According to PW , this is both a comic send-up of radical feminists and an exploration of the relationship between an artist's life and her art. (May)
As chronicler of the life and work of brilliant artist Lorin Jones, Polly Altermuseum curator and would-be painterat first has it all figured out. Lorin, left to die alone in Key West, was done in by the white, male art establishment. But as Polly's interviewing progresses, Lorin comes down from her pedestal, and her ``villains'' emerge as likeable persons; at the same time, some of the truths about Polly's life are shattered or realigned. In her eighth novel, Lurie explores a trick of the human mindhow people and events are not always as they seem at first takeby smoothly interspersing straight narrative with cleverly constructed one-sided interviews. For all her skill, however, the novel bogs down in the middle with too much of a good thing, and the ending, although surprising, is a disappointment. Lurie fans will want to read this anyway. Michelle Lodge, New York City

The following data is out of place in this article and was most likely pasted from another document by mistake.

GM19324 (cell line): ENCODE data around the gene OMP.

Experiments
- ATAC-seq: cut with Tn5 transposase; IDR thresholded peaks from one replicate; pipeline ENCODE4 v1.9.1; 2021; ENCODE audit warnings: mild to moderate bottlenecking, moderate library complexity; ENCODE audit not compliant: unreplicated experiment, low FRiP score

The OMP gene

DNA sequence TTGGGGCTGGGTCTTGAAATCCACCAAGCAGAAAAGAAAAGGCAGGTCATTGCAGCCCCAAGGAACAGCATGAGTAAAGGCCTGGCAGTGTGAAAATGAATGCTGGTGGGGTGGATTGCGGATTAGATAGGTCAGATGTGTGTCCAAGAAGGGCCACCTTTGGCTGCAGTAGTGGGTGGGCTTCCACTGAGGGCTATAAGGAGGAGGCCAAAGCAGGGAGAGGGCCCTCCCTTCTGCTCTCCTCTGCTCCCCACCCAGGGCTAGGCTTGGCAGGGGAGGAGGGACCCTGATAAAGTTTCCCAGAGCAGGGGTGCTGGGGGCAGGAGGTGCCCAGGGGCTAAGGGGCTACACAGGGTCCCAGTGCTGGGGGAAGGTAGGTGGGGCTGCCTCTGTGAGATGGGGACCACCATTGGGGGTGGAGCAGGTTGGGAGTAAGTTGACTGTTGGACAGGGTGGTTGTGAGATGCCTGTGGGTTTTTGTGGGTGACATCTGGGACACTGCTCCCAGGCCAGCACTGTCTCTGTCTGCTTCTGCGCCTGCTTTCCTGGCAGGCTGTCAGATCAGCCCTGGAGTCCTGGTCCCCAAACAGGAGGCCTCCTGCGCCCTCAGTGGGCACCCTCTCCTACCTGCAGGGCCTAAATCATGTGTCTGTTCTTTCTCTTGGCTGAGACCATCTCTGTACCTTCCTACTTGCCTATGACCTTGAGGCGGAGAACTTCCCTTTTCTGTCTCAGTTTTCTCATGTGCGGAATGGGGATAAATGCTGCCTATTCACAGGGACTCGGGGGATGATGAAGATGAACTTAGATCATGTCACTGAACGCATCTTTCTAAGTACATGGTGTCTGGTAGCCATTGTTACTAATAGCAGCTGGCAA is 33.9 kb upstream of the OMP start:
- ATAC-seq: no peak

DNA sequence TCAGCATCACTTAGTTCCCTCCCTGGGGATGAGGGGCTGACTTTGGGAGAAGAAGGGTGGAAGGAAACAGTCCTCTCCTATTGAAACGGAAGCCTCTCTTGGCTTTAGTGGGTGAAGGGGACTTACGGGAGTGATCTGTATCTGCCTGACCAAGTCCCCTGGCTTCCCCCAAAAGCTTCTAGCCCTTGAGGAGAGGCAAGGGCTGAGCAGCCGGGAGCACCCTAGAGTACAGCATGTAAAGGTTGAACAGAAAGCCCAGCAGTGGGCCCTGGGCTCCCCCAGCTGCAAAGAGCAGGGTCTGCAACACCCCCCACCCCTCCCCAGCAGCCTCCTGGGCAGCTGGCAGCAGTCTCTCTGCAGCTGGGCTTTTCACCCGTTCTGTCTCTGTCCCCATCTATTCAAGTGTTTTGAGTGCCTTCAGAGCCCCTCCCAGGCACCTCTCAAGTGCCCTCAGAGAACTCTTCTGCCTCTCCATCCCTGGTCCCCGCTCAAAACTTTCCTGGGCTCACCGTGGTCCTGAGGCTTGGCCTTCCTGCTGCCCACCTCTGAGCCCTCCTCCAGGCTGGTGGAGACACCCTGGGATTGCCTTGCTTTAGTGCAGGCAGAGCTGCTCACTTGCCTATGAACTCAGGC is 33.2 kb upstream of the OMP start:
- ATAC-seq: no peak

Whether she is deconstructing the mores of modern romance, the clothes we wear, or the books we read as children, Alison Lurie can be depended upon to bring out the finer points of perception that often escape us. In both fiction and nonfiction, her witty, urbane prose enlivens whatever subject she chooses.
Alison Lurie is the author of many highly praised novels, including The War Between the Tates, The Truth About Lorin Jones (Prix Femina Etranger), and Foreign Affairs (Pulitzer Prize for fiction). She teaches writing, folklore, and literature at Cornell University.